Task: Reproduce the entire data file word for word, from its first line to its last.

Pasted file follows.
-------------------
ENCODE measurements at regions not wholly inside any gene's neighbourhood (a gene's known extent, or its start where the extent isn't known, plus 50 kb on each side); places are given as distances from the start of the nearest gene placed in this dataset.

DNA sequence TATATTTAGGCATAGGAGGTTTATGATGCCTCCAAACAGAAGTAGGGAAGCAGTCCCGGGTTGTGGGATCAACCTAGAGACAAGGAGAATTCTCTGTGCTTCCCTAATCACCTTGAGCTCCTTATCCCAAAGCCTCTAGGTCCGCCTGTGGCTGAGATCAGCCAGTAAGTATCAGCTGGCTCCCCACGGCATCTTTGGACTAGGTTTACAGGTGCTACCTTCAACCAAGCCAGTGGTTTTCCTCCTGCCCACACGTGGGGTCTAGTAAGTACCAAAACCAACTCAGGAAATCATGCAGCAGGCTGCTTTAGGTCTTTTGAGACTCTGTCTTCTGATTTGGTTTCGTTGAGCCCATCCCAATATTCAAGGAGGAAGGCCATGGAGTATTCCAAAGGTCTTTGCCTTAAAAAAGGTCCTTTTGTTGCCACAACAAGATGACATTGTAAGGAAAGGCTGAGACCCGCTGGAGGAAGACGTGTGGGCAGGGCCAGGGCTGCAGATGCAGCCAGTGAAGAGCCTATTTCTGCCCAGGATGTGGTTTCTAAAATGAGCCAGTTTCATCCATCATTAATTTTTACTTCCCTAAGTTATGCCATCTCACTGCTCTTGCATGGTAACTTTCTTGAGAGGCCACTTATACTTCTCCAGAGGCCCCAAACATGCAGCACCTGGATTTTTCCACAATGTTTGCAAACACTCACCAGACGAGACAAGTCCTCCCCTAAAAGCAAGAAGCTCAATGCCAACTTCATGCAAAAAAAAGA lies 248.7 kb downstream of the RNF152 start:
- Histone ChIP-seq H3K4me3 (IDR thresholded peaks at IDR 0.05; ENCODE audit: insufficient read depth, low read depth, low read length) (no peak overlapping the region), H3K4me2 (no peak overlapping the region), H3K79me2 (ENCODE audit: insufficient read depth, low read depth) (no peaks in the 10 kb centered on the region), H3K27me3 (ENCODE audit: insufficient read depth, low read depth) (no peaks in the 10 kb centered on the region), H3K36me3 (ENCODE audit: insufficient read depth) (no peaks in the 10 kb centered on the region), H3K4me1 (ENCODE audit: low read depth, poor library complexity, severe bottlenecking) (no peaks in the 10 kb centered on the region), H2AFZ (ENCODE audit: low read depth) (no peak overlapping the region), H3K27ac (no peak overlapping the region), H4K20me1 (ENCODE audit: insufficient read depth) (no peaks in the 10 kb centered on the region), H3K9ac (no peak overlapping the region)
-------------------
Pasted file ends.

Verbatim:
ENCODE measurements at regions not wholly inside any gene's neighbourhood (a gene's known extent, or its start where the extent isn't known, plus 50 kb on each side); places are given as distances from the start of the nearest gene placed in this dataset.

DNA sequence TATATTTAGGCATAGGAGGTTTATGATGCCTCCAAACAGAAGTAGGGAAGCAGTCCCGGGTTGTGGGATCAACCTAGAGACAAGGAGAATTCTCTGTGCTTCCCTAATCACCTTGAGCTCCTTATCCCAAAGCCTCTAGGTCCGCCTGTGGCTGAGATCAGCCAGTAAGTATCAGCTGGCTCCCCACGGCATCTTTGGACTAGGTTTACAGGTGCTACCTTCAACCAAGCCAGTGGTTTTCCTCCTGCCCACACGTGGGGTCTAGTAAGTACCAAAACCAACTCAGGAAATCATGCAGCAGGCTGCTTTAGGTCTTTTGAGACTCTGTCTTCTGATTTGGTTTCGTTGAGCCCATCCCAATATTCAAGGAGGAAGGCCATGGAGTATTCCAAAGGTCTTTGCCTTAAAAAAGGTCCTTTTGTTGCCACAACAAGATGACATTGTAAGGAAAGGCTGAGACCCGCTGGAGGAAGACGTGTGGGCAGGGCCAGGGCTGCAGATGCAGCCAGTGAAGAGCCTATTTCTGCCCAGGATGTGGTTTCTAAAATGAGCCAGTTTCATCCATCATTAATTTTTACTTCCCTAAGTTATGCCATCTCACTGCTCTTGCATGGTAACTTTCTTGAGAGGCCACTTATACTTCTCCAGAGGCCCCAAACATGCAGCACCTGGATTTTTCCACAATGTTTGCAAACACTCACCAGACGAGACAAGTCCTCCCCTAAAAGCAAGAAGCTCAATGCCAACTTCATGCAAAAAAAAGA lies 248.7 kb downstream of the RNF152 start:
- Histone ChIP-seq H3K4me3 (IDR thresholded peaks at IDR 0.05; ENCODE audit: insufficient read depth, low read depth, low read length) (no peak overlapping the region), H3K4me2 (no peak overlapping the region), H3K79me2 (ENCODE audit: insufficient read depth, low read depth) (no peaks in the 10 kb centered on the region), H3K27me3 (ENCODE audit: insufficient read depth, low read depth) (no peaks in the 10 kb centered on the region), H3K36me3 (ENCODE audit: insufficient read depth) (no peaks in the 10 kb centered on the region), H3K4me1 (ENCODE audit: low read depth, poor library complexity, severe bottlenecking) (no peaks in the 10 kb centered on the region), H2AFZ (ENCODE audit: low read depth) (no peak overlapping the region), H3K27ac (no peak overlapping the region), H4K20me1 (ENCODE audit: insufficient read depth) (no peaks in the 10 kb centered on the region), H3K9ac (no peak overlapping the region)